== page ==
Trees of Toronto
Here on St Nicholas street we have another example of Toronto City Council’s weird management style.
This stump has companions which are healthy trees.
Someone decided that this particular tree was dead, or unhealthy, so the tree was lopped off at shoulder-height ready for removal.
But the tree is not dead, and nature bravely continues to fight to live.
Against insurmountable odds. Namely Humans.
I recently harangued young people, exemplified by my Spanish Tutors, for playing with their smart phones when we are discussing Language.
I am currently writing my memoirs of growing up in Southern Cross, and recalled several facets of the telephone system. Our phone was set right inside the front door, and we paid for each phone call. My mother set up a tin money-box with the slogan “’Phone from here whene’er you will; but don’t forget who pays the bill”.
Next to the phone was a card table, and on the car table a jig-saw puzzle. My mother solved 1,000-piece puzzles as a pastime, and we were expressly forbidden to place a single piece in place. It was Mum’s puzzle, and she wanted to complete it all by herself.
I have images of my mother sitting at the table, picking up a piece of sky with her right hand, and hovering it over the puzzle, like an Ouija sleight, as if she would feel the attraction of the piece of sky for its place on the board. Snap! Another piece in place. Seven Hundred and Fifty Eight to go!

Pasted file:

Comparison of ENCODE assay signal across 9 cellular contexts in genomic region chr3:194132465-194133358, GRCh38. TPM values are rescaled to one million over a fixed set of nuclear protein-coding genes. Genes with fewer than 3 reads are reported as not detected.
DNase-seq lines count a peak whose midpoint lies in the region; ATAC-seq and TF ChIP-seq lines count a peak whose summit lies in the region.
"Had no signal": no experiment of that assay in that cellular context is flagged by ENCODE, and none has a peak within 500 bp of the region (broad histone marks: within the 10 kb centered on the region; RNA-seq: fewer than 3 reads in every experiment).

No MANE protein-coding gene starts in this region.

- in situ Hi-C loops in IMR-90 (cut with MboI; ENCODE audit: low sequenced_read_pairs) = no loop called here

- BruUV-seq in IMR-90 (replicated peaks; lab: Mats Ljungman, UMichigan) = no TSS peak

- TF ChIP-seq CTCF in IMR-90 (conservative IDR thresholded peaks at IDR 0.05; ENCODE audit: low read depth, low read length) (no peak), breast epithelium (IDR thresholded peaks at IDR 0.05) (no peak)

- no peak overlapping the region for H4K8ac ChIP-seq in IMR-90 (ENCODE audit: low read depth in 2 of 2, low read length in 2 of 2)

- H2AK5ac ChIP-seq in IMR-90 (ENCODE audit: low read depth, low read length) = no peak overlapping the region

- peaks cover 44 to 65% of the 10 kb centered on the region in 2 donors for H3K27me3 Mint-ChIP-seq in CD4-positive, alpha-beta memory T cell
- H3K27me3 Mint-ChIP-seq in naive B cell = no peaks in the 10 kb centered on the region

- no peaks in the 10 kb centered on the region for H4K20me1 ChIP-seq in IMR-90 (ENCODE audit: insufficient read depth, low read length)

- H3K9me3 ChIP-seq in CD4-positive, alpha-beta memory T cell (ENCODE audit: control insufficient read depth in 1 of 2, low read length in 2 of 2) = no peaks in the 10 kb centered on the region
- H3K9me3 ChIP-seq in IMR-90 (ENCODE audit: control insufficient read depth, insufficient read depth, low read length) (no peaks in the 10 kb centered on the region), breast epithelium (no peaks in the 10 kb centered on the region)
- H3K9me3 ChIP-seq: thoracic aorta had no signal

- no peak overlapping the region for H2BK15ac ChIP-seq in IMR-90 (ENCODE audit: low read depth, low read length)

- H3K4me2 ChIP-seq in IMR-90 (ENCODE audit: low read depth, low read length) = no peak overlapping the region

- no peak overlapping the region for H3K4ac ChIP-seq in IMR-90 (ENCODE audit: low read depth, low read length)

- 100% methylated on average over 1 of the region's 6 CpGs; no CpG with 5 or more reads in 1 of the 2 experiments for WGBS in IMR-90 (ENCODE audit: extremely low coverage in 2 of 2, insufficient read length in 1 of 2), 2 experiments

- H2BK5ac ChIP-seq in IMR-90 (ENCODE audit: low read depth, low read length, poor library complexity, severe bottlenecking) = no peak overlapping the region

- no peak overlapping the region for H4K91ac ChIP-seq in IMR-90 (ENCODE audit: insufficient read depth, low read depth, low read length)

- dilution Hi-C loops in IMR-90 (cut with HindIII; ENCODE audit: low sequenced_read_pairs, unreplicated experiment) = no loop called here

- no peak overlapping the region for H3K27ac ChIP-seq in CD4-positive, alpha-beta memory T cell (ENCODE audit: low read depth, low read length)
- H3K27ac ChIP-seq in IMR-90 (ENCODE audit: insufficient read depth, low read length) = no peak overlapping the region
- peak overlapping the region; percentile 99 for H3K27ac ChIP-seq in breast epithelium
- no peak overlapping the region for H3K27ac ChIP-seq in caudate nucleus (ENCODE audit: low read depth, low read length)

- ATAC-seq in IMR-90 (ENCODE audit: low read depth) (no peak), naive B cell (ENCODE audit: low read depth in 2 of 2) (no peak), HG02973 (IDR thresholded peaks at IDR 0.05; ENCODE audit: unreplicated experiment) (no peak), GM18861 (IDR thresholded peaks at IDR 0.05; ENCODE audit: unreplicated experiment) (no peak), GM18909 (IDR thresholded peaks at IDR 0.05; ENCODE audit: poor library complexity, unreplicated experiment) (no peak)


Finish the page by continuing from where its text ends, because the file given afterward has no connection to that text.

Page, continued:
The same image shows my mother with the phone headset tucked under her chin, or held by her left hand. Every ten seconds or so my mother would say “Uh-huh” or “Yes”, (but never “I know how you feel”; those times were yet to come), while the person on the other end yapped away about how her husband neglected her, or the Mother’s Union should allow member of the Ladies Guild to arrange flowers on the altar, or why the annnual parish picnic should not be helf at Yorkrakine Rock again, ever, and numerous other gripes.
My mother saw her job, as the Rector’s Wife, to listen patiently, a low-church confessional if you will. But she wasn’t that deeply involved. All she needed to remember was that Bill Begley was upset with Lorna, or that Barry Dowdal had ... and my guess is that after forty-five minutes she could put down the phone and report to dad “Billl Begley and Lorna again” or “barry Dowdal again”, and it would be Dad’s job to get in touch by telephone, or drive out there on a visit.
My point being that back in the mid-fifties my mother, Blessed Saint that she was, was easily distracted by a jigsaw puzzle that she had solved several times before. It’s just that the person on the other end of the ‘phone didn’t know that she was doing a jigsaw puzzle.
Today of course, the situation is reversed. We are deep into our phones when we should be focussing on the task, literally, at hand.
But it’s the same thing. “I’m bored and want to do something more interesting”.